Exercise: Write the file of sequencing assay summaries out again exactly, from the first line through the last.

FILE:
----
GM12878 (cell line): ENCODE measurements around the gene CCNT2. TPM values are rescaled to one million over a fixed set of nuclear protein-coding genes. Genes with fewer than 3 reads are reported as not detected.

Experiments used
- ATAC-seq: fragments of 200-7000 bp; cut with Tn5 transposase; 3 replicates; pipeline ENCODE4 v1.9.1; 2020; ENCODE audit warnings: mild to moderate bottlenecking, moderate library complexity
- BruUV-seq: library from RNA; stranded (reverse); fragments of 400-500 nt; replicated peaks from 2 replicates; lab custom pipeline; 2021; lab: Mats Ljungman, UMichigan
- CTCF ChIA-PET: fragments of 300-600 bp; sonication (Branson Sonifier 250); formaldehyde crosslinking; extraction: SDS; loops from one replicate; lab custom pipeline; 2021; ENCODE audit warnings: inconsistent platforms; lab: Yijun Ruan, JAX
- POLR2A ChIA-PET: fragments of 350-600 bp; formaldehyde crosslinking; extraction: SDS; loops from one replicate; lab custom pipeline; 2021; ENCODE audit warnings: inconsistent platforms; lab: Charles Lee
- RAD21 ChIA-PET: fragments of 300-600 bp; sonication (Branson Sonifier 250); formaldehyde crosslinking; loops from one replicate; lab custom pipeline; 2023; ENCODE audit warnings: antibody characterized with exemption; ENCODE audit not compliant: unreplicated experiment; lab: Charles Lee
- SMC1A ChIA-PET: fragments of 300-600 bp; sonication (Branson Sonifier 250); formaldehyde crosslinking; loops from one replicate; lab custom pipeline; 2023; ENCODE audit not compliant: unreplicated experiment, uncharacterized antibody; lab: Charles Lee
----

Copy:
GM12878 (cell line): ENCODE measurements around the gene CCNT2. TPM values are rescaled to one million over a fixed set of nuclear protein-coding genes. Genes with fewer than 3 reads are reported as not detected.

Experiments used
- ATAC-seq: fragments of 200-7000 bp; cut with Tn5 transposase; 3 replicates; pipeline ENCODE4 v1.9.1; 2020; ENCODE audit warnings: mild to moderate bottlenecking, moderate library complexity
- BruUV-seq: library from RNA; stranded (reverse); fragments of 400-500 nt; replicated peaks from 2 replicates; lab custom pipeline; 2021; lab: Mats Ljungman, UMichigan
- CTCF ChIA-PET: fragments of 300-600 bp; sonication (Branson Sonifier 250); formaldehyde crosslinking; extraction: SDS; loops from one replicate; lab custom pipeline; 2021; ENCODE audit warnings: inconsistent platforms; lab: Yijun Ruan, JAX
- POLR2A ChIA-PET: fragments of 350-600 bp; formaldehyde crosslinking; extraction: SDS; loops from one replicate; lab custom pipeline; 2021; ENCODE audit warnings: inconsistent platforms; lab: Charles Lee
- RAD21 ChIA-PET: fragments of 300-600 bp; sonication (Branson Sonifier 250); formaldehyde crosslinking; loops from one replicate; lab custom pipeline; 2023; ENCODE audit warnings: antibody characterized with exemption; ENCODE audit not compliant: unreplicated experiment; lab: Charles Lee
- SMC1A ChIA-PET: fragments of 300-600 bp; sonication (Branson Sonifier 250); formaldehyde crosslinking; loops from one replicate; lab custom pipeline; 2023; ENCODE audit not compliant: unreplicated experiment, uncharacterized antibody; lab: Charles Lee